Professor of Historical Geography, Faculty of Social Sciences
For more information see my personal website at: http://www.nottingham.ac.uk/~lgzwww/contacts/staffPages/stephenlegg/profile.htm
September 2014 saw the publication of Prostitution and the Ends of Empire: Scale, Governmentalities and Interwar India (Duke University Press). This consists of a multi-scalar analysis of the regulation of prostitution in India between the wars. it combines detailed case studies of Delhi, national legislation, the campaign of the Associations for Moral and Social Hygiene, and the influence of the League of Nations. Its aim is to explain the shift from policies favouring the segregation of brothels and prostitutes to the advocacy of suppressing brothels in the hope of reducing traffic in women and children.
I am keen to supervise on the following topics
My past research has used Michel Foucault's recently translated governmentality lectures to analyse the landscapes of colonial ordering in interwar Delhi. These studies examined the spatial politics of Delhi as capital of the British Raj. Residential segregation, policing, and urban improvement were studied as ways of exploring the nature of colonial urban rule in Spaces of Colonialism: Delhi's Urban Governmentalities (2007). Further papers explored the biographies of British reformers, a comparison of planning ideologies, the postcolonial legacies of colonial governmentalities, and the translatability of Foucault's work to South Asia. These were followed by a project based around the writings of Carl Schmitt, focused on an edited book entitledSpatiality, Sovereignty and Carl Schmitt: Geographies of the Nomos: (2011). The chapters consider Schmitt's 1950 work The Nomos of the Earth, which explored the role of law in appropriating, producing and distributing space. My chapter considers Schmitt's condemnation of the League of Nations as the harbinger of the collapse of European imperial order.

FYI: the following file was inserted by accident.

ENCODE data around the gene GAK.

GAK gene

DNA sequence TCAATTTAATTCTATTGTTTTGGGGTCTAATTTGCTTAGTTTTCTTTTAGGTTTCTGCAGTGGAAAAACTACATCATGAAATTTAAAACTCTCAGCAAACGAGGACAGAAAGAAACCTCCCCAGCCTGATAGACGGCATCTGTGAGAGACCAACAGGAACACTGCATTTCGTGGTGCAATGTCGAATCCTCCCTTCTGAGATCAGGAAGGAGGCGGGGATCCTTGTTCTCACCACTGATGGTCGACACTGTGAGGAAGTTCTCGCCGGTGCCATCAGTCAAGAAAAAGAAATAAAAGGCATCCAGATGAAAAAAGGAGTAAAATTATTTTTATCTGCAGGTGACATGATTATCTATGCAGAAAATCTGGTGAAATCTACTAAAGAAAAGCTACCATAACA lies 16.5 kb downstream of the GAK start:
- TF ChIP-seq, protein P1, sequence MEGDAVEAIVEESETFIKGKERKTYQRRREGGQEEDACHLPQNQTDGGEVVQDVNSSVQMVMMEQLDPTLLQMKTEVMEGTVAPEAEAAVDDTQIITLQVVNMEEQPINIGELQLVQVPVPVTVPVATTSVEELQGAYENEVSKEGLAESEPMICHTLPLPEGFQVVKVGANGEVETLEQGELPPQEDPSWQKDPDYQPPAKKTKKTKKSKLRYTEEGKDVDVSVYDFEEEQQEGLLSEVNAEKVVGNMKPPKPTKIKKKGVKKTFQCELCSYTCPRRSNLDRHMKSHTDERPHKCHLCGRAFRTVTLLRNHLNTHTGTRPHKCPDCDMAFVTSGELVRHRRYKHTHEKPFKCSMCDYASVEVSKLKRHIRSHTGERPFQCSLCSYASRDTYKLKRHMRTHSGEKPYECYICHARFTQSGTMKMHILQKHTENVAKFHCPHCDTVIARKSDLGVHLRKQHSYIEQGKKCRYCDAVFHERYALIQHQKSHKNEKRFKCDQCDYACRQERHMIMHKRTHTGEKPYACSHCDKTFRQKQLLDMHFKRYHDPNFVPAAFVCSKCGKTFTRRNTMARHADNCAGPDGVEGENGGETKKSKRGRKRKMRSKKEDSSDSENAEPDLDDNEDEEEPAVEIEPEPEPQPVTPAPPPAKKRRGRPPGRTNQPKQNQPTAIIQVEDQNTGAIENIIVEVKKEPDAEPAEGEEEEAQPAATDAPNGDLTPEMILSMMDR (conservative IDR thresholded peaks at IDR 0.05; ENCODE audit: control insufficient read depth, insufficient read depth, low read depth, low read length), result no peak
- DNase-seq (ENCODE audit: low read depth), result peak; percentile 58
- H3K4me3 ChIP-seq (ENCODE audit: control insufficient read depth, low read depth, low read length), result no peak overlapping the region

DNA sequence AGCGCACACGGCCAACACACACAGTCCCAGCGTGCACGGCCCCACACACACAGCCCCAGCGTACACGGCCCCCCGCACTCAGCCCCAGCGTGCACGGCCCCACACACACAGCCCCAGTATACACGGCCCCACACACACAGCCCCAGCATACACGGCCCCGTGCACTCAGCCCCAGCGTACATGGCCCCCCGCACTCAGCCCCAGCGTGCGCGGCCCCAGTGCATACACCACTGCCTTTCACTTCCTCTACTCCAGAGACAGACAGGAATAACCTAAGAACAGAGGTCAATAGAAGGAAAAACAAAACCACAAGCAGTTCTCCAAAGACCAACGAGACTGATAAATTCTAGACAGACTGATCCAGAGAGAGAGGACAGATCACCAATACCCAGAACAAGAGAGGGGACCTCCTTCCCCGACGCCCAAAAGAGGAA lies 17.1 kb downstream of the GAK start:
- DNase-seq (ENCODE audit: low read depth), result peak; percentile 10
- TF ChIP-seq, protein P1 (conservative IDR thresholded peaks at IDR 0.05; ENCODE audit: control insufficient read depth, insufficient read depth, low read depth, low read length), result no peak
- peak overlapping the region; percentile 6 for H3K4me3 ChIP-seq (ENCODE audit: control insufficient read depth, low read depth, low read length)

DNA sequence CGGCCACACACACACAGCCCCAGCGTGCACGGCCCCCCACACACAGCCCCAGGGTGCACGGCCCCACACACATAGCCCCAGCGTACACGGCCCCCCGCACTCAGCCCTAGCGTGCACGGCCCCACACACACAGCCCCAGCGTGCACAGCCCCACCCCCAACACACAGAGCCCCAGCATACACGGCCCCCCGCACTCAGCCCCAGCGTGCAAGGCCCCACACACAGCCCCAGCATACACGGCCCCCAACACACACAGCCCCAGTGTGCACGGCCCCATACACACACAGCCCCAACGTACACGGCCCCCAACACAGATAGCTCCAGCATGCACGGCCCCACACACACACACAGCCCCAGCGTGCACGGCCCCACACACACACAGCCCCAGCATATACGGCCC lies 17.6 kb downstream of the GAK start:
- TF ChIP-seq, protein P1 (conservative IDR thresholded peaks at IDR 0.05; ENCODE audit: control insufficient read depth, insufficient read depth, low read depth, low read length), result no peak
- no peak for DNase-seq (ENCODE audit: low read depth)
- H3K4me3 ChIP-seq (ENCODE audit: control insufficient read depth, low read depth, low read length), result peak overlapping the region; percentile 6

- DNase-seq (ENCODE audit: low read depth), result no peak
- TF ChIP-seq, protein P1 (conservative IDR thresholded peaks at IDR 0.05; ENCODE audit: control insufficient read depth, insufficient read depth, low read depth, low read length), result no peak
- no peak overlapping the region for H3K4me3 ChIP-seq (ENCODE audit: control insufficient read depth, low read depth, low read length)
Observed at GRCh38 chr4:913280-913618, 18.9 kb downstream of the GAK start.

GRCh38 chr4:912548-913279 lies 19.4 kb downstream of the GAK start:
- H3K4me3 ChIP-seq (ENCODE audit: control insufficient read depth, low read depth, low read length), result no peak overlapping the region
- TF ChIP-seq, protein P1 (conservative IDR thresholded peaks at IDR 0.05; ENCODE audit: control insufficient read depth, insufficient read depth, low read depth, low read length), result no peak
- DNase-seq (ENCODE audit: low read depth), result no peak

My future research will focus on anti-colonial social and political movements in interwar Delhi. It will complement my earlier work on the Indian National Congress party in the city with comparative studies of different political geographies of the city. These will consider more fully the impact of the Muslim League, Communist and Trade Union organisations, student groupings, and Hindu Nationalists. Other ongoing research interests address south Asian governmentalities, subaltern theory and the scalar sovereignty of constitutional reform in interwar India.
The summer of 2015 will see the launch of a major AHRC funded project. Running for four years, "Conferencing the International: a cultural and historical geography of the origins of internationalism (1919-1939)" will study liberal, radical and imperial forms of internationalism as manifested in their conference spaces in the years between the wars. Jake Hodder, as a full time post-doctoral research assistant, will work with me as Principal Investigator and Professor Mike Heffernan as Co-Investigator.
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